I got a taste of Russia recently in Reisterstown. It was in Babushka Deli, a small store filled with American flags and Russian foodstuffs. I found the deli near a bowling alley, Bowl America, in a shopping center on Reisterstown Road just north of Franklin Boulevard.
I ate a fistful of salami on a couple of slices of dense rye bread topped with pungent pickles. This was a sandwich made to chew. It was my idea of lunch.
Throughout the store were handwritten signs, some in English, some in Russian, touting the whiting, the Russian "ravioly" and the Mad Ludwig, a sandwich made of smooth liverwurst, Swiss cheese, raw onion and pickle.
I was not brave enough to try the Mad Ludwig, but I left laden with chunks of rye bread and a jar of pickles, or, as the label described them, "cucumbers in brine," which means they were bathed in salt and plenty of garlic, but not in vinegar.
Babushka Deli, I learned later, is about a year and half old and is the most recent addition to a handful of enterprises in Northwest Baltimore and its suburbs catering to Russian tastes.
The first was the Old World Delicatessen & Bakery in Randallstown. The store was already well-known for its selection of German and other Western European foods when, in the late 1970s, the first wave of Russian refugees arrived in Baltimore. These new residents found their way to the Old World Delicatessen and began asking for Russian fare, said store manager Gary Hein.
Many of these immigrants came to Baltimore with the help of Jewish organizations and families located in Northwest Baltimore. Once they got their bearings in the new
neighborhoods, they began looking for familiar food.
Russians, for instance, wanted fish sausages that used a cold smoking process, Mr. Hein said, not the hot smoking process that the Scandinavians prefer. The cold smoking gives fish a fleshy texture and salty flavor, he said. The Russians also preferred meat sausages that were cold smoked, a process that gives the meat a big dose of smoke and garlic.
Mr. Hein found butchers and fish smokers who make food to these tastes in Brighton Beach, a section of Brooklyn, N.Y., where large numbers of Russians have settled.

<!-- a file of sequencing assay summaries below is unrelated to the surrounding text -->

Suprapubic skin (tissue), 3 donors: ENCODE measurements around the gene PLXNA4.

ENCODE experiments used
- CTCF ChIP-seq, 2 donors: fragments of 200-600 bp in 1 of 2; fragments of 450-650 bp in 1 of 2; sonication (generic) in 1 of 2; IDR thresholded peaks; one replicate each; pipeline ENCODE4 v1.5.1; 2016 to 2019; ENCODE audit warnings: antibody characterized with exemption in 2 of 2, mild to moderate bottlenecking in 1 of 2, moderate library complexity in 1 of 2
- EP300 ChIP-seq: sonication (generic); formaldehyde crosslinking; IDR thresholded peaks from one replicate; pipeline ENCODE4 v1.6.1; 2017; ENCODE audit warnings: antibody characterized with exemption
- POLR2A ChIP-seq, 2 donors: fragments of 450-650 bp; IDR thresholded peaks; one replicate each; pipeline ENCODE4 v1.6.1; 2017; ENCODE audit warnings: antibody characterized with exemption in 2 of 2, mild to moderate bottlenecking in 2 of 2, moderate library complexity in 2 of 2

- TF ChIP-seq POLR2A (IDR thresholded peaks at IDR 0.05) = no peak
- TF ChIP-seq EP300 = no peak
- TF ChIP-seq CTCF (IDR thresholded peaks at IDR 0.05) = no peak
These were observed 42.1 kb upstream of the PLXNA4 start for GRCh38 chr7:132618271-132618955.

Next to arrive on the scene, about five years ago, was the International Food Market Inc. at 6970 Reisterstown Road, a small store owned by two Russian families.
Nella Solovyovsky told me the story of how she and her husband, Nick, her sister Lisa Rudyak, and her brother-in-law Michael Rudyak set up their store. The two families arrived in America some 15 years ago and worked at several jobs, including driving cabs and in beauty shops. They saved their money and opened the store. They continue to hold other jobs, and take turns staffing the store, she said.
The families are from the Ukraine, the breadbasket of Europe. Their store stocks a variety of breads. While Mrs. Solovyovsky is proud of the store's food, she noted the store has a social side as well.
"Russians tend to live together," she said. "So people walk here and come to schmooze around, to find out what is going on. And when they schmooze around, they buy something."
The food at the store is, she said, aimed at "European taste, not sweet and too peppery." And the service, she added, is personal. "I try to kiss everybody I possibly can."
Before Lazar Ozeryan and his wife, Inna, opened Babushka Deli, he was a supermarket manager in Moscow. The Russian store he worked in had a number, not a name. Mr. Ozeryan called his store Babushka, a Russian word meaning kindly grandmother, because he thought it would convey a sense of warmth. And because a friend of his in Boston had a successful store called Babushka.
His mother-in-law, Tamara Gorlova, along with his wife and two daughters, keeps the store staffed. The store is open seven days a week. "We work like horses," Mr. Ozeryan said.
Getting supplies for the store was relatively simple, Mr. Ozeryan said, especially compared to doing the same in Russia.
"In Russia we had very good salami," he said. "But not enough and [it was] very expensive." The Russian salami sold in Babushka's is a round sausage stuffed with bright red meat and signature flecks of flavor-laden fat.
During our talk, Mr. Ozeryan dotted his conversation with references to the importance of his family, with criticism and longing for his native Russia, and with enthusiasm for his future in America.
He was exceedingly polite and anxious to be a good neighbor. For instance, he said he keeps beef tongue on the deli menu because the former occupant of his store was Bullock's Country Meats. "Mr. Bullock, he is a very nice man, and he has good meat. His customers come here and want to buy beef tongue, so I keep it for them," Mr. Ozeryan said.
Bob Bullock confirmed the story and said that the new Russian deli has turned into a good customer for the meat from Maryland-bred cattle. "We send them all the beef tongue we can get," he said.